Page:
Each year, more than 3,000 plants decorate the LPC Rescue boat in a pattern of bright green native trees, carefully balanced and destined for the shores of Ōtamahua/Quail Island.
Since the Ōtamahua/Quail Island Ecological Restoration Trust was formed in 1998, more than 95,000 trees have been planted on the island, and native birds are beginning to return to the historic island.
This year marks 20 years of Lyttelton Port Company (LPC) supporting the Trust, which is dedicated to restoring the island’s native habitat.
The Trust aims to develop and implement the restoration of the ecology of the island, in partnership with the Department of Conservation (DOC).
Supporting the trust
LPC has been involved with the Trust since 1999, providing both financial and in-kind assistance to support the exceptional work the organisation undertakes.
The LPC Rescue boat is used to transport plants from Lyttelton to the island for the main planting in August each year. In July, LPC’s marine team carried on the tradition, transporting 3,000 plants and six volunteers to the island.
The volunteers and members of the marine team created a human chain to transport the thousands of plants from cars and trailers, down to the Waterfront House pontoon, where launch master John Thompson was waiting to load the plants into every nook of the vessel.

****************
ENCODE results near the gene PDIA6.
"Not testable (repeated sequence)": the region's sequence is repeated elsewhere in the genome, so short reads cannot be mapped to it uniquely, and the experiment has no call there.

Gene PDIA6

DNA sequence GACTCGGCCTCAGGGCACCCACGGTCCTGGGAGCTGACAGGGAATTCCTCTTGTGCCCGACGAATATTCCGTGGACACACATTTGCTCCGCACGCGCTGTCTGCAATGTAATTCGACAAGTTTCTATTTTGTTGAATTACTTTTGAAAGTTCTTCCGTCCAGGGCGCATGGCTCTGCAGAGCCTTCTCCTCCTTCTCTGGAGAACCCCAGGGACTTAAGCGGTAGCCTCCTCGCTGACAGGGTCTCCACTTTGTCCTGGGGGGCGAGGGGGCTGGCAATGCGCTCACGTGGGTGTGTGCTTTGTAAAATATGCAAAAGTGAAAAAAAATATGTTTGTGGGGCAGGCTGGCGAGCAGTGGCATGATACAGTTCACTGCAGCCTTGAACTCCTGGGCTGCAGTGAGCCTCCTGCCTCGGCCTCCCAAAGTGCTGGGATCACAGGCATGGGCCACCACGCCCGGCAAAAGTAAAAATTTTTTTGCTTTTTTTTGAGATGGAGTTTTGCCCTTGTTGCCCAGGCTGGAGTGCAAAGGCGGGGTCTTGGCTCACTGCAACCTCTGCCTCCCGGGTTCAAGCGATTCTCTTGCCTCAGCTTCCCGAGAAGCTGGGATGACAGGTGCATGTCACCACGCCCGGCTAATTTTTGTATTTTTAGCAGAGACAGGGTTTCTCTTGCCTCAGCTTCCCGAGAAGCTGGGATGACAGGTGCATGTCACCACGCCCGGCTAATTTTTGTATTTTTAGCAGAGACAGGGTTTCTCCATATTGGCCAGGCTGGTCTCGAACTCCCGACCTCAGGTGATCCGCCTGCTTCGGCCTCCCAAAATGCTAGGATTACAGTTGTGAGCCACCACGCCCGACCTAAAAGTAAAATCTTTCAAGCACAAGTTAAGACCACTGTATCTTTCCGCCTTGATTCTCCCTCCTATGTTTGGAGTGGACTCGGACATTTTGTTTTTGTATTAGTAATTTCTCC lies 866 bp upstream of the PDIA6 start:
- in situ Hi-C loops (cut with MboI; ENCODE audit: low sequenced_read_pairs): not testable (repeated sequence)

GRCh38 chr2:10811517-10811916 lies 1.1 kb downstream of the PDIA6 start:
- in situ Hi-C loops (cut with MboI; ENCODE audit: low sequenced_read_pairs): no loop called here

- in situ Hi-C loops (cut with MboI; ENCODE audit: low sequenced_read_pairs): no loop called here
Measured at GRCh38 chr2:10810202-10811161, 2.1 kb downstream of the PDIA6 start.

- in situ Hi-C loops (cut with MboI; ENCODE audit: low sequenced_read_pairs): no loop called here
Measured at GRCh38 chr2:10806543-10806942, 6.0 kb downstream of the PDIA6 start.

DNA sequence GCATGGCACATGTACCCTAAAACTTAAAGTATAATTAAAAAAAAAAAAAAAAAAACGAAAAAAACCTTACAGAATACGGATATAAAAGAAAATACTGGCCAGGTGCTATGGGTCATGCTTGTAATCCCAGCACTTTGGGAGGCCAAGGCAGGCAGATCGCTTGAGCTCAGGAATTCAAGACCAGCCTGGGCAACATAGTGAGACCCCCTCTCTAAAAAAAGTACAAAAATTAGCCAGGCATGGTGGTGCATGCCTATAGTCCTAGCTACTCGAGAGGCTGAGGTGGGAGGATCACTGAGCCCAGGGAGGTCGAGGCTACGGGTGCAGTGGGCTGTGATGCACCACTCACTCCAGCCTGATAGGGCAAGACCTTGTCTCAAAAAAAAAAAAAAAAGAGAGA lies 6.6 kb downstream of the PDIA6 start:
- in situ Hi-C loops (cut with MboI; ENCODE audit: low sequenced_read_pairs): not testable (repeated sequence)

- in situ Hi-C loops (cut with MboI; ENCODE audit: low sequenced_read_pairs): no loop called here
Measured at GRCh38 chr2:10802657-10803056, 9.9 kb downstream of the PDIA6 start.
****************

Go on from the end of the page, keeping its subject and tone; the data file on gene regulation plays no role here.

Eco-sourcing from the region
The range of native plants were carefully sourced from the DOC nursery in Motukarara.
“The reason we use the DOC nursery is that we can guarantee that the seed has been sourced from original trees within the harbour basin or Port Hills area,” Trust chair Ian McLennan said.
“The common term for this is eco-sourcing. So, for example, we would never plant pohutakawa on the island as it doesn’t occur naturally this far south.”
In time, the planting will restore the native forest that was originally on the island. This project relates to the Hills and Lowlands band of the Whaka-Ora Healthy Harbour plan.
“The new forest will provide habitats for a variety of native birds, insects and lizards,” McLennan said.
“Already after 20 years of planting, we have birds such as pīpīwharauroa (shining cuckoo), korimako (bellbird) and kererū (wood pigeon) successfully nesting on the island. It will take 100 years for the forest to be a reasonable facsimile of the original forest, so it is a long-term multi generational project.”
The Lyttelton Port Company is one of the five Whaka-Ora Healthy Harbour partner organisations.